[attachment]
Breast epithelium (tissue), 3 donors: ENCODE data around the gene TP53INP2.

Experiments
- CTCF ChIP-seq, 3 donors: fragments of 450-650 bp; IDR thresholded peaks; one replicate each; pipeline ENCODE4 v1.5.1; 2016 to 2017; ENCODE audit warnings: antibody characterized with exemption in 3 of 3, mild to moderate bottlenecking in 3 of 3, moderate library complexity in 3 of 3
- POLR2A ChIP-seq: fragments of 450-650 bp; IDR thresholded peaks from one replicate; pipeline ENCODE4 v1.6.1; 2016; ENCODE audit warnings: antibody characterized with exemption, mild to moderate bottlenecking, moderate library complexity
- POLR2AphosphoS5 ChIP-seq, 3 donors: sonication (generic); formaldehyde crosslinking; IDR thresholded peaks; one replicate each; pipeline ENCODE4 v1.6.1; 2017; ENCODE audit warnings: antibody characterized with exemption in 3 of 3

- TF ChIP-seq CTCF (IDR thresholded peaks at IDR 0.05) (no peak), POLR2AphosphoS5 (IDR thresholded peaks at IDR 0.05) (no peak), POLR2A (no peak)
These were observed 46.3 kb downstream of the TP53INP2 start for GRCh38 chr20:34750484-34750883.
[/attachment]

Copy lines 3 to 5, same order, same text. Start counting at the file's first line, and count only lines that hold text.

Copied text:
- CTCF ChIP-seq, 3 donors: fragments of 450-650 bp; IDR thresholded peaks; one replicate each; pipeline ENCODE4 v1.5.1; 2016 to 2017; ENCODE audit warnings: antibody characterized with exemption in 3 of 3, mild to moderate bottlenecking in 3 of 3, moderate library complexity in 3 of 3
- POLR2A ChIP-seq: fragments of 450-650 bp; IDR thresholded peaks from one replicate; pipeline ENCODE4 v1.6.1; 2016; ENCODE audit warnings: antibody characterized with exemption, mild to moderate bottlenecking, moderate library complexity
- POLR2AphosphoS5 ChIP-seq, 3 donors: sonication (generic); formaldehyde crosslinking; IDR thresholded peaks; one replicate each; pipeline ENCODE4 v1.6.1; 2017; ENCODE audit warnings: antibody characterized with exemption in 3 of 3